Monday, April 6, 2009


Yannis Ritsos

Stone swept clean by wind—
wind, silence—
we never hear a thing
only the stone's heart
beating in anger and in pain
heavy, slow, constant.

Plentiful stone,
plentiful hearts,
we will use them to build tomorrow's factories,
the new working class,
red stadiums,
and grand monuments for the Heroes of the Revolution.

Of course, we won't forget a monument for Dick—
yes, our dog Dick,
in the artillery division,
that was killed by the prison guards
because he loved us exiles too much.

A monument for Dick—
a stone dog
with muscular hindquarters,
with two drops of devotion for eyes,
with a slightly raised upper lip
showing his left tooth
as if about to bite
night's ankle
or a prison guard's shadow
or the long, narrow beams cast by a lantern
placing a plaque of silence
between our words and our hands.

Comrades, we'll never forget Dick,
our companion
that barked at night by the prison gate facing the sea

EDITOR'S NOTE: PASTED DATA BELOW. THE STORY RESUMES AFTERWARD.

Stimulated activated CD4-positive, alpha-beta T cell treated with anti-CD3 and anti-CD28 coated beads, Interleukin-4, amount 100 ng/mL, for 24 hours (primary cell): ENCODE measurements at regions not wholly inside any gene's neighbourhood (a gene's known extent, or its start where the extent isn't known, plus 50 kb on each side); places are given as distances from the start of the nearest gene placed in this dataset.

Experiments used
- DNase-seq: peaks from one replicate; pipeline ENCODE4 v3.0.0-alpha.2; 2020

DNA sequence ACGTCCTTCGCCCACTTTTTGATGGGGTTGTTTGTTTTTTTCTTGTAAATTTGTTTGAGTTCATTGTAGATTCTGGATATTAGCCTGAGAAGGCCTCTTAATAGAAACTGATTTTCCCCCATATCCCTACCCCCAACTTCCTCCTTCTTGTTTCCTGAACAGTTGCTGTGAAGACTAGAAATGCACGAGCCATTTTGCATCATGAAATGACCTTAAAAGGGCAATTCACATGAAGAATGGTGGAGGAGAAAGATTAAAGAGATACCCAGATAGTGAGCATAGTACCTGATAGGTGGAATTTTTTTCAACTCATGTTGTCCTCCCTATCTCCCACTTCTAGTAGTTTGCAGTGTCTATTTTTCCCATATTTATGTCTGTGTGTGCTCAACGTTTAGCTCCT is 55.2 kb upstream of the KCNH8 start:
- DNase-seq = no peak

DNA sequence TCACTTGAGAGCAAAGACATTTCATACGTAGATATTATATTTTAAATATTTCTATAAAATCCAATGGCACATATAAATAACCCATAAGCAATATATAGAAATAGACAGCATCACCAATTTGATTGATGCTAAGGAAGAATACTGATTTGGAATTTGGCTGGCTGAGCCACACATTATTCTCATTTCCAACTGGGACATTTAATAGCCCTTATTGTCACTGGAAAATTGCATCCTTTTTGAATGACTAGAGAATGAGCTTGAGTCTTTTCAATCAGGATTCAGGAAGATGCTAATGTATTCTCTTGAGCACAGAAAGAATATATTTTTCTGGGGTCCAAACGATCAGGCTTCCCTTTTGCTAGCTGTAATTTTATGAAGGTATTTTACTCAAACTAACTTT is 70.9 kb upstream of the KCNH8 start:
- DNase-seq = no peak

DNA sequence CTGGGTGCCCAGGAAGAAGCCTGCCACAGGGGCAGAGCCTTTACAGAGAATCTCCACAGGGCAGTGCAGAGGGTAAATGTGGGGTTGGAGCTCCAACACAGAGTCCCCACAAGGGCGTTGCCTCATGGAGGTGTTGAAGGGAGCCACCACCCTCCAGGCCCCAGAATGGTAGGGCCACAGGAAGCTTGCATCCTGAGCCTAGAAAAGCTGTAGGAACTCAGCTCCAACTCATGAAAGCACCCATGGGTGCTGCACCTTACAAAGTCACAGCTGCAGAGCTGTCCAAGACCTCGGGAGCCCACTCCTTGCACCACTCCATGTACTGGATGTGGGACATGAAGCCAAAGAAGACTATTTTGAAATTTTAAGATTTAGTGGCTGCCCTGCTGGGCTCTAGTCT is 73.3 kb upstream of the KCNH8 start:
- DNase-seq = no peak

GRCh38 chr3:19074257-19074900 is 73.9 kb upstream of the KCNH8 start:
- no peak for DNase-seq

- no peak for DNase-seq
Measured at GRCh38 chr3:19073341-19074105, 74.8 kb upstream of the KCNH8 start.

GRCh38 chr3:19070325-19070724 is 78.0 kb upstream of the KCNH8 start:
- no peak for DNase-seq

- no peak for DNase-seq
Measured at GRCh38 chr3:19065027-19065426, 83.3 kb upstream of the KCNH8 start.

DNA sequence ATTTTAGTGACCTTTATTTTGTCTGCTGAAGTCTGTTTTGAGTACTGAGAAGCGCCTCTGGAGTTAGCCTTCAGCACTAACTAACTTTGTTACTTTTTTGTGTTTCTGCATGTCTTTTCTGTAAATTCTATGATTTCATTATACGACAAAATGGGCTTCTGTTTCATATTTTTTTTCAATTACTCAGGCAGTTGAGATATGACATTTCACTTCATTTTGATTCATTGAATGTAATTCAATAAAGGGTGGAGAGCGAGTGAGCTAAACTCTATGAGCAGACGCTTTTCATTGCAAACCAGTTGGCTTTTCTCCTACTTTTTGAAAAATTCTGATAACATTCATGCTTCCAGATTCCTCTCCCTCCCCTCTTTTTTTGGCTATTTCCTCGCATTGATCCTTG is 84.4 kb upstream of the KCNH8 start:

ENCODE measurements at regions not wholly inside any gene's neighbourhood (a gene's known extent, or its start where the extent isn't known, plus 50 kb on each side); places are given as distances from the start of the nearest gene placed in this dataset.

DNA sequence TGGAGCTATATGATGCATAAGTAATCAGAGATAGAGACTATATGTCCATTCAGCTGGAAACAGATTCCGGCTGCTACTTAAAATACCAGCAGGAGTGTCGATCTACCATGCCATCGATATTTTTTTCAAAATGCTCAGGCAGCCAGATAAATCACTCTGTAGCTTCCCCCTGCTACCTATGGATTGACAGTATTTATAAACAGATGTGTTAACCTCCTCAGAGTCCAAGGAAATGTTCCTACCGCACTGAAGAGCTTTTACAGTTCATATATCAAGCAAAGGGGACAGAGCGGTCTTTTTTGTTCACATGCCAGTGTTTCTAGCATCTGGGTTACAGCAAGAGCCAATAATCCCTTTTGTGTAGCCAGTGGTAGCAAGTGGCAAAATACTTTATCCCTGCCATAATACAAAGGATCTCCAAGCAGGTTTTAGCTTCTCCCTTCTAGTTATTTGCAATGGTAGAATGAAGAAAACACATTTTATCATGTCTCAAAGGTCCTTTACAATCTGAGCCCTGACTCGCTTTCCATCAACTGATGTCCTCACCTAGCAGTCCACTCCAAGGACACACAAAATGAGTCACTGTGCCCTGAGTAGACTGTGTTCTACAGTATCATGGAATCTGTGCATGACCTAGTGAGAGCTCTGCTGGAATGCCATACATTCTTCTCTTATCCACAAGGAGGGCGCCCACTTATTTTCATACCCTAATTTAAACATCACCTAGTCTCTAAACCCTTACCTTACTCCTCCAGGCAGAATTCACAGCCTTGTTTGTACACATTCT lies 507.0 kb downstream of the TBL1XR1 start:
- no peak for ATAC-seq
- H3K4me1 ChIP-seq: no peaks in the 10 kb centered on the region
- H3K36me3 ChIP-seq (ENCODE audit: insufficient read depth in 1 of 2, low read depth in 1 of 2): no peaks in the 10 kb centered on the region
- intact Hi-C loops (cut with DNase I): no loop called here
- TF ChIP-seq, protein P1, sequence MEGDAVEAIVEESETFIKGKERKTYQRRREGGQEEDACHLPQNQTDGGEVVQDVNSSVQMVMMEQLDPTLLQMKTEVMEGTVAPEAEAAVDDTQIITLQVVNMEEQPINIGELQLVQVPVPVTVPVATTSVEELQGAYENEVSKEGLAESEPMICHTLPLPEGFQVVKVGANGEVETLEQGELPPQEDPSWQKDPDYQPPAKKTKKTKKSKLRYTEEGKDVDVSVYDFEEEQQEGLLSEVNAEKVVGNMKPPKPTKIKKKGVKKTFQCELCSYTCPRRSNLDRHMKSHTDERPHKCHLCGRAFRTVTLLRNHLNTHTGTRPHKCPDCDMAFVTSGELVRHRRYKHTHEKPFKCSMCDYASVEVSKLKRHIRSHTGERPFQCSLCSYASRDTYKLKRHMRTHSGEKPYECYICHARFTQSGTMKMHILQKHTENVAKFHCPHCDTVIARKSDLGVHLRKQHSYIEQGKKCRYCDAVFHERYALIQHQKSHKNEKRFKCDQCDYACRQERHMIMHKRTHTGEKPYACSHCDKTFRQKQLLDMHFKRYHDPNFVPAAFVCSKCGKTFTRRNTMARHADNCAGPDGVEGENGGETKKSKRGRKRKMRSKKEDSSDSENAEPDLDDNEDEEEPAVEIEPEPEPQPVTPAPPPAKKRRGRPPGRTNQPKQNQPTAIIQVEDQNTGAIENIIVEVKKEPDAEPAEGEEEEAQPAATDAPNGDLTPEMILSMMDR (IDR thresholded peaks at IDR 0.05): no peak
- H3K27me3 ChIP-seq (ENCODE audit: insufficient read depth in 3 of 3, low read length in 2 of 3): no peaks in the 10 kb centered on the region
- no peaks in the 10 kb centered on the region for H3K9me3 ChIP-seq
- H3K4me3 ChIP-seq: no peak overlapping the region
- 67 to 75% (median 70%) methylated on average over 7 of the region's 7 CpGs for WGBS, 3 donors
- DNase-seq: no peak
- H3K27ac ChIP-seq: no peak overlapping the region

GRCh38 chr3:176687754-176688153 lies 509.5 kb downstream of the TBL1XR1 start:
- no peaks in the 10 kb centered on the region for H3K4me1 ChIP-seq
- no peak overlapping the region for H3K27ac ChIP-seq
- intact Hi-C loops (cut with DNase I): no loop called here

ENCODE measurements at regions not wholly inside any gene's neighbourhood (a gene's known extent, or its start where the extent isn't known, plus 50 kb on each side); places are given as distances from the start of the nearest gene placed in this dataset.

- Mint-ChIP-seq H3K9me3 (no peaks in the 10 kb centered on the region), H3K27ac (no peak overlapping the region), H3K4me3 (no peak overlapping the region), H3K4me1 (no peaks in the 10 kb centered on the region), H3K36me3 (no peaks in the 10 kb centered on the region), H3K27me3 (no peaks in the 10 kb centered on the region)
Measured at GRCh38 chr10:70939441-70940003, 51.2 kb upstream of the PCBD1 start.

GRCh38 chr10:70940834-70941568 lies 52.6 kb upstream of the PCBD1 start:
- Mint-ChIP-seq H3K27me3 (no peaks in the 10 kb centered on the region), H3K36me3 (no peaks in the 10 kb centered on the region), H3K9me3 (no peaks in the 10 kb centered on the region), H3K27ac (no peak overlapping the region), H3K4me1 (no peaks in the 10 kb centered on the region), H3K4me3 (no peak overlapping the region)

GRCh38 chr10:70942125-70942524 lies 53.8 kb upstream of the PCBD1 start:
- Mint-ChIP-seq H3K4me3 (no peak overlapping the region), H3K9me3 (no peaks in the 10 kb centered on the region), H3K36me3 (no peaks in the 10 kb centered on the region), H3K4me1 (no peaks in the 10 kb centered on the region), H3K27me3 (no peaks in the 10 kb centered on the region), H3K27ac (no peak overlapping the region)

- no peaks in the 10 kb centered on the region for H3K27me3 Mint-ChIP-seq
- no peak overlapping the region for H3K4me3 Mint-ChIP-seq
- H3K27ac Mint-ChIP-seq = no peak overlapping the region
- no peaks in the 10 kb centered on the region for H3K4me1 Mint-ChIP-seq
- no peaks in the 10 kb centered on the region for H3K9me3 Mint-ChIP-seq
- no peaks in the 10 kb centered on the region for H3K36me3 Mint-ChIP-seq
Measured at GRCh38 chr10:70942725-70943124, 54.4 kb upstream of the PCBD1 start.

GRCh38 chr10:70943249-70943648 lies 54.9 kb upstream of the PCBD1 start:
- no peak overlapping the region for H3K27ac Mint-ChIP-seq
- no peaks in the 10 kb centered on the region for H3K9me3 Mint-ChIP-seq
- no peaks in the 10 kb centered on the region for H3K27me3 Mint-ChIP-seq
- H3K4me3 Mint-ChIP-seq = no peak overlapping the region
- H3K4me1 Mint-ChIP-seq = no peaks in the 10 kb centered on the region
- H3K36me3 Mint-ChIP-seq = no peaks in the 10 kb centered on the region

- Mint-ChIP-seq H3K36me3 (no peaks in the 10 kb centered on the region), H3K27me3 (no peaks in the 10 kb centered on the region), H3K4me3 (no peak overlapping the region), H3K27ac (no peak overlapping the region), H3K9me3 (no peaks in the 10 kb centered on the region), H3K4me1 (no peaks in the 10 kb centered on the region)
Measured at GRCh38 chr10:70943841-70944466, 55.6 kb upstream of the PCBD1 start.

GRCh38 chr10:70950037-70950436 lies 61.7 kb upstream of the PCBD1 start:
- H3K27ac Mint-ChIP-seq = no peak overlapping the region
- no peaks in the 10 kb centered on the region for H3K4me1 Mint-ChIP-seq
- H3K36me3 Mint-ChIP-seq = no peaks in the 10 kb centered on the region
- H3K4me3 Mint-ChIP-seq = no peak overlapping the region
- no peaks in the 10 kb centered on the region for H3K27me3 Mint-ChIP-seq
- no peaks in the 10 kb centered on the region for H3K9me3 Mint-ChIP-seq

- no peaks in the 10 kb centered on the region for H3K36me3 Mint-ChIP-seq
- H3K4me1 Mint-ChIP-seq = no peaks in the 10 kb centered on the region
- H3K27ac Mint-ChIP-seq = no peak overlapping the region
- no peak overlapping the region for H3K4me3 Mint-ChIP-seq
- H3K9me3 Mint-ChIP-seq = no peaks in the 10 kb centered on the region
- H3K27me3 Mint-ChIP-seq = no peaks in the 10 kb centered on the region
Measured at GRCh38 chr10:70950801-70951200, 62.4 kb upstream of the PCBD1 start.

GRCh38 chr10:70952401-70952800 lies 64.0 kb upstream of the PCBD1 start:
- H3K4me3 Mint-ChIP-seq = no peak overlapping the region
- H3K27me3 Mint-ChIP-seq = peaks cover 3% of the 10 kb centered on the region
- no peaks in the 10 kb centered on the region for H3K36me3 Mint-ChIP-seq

and lulled us to sleep with his scratching
at Freedom's bare feet,
at the golden fly of the morning star
upon his raised ear.

Now, Dick rests in peace,
forever showing his left tooth.

Maybe the day after tomorrow we'll hear him again
barking happily at some demonstration
weaving back-and-forth under the banners
a small banner trailing from his left tooth
reading "Down with eardrums!"

Dick, you were the best dog.
Comrades, we'll never forget him,
our dog that they censored from our letters,
our dog that was killed
because he loved us too much.

from Petrified Time (1949) [Collected Poems: Τα Επικαιρικα --- pg 264-265]

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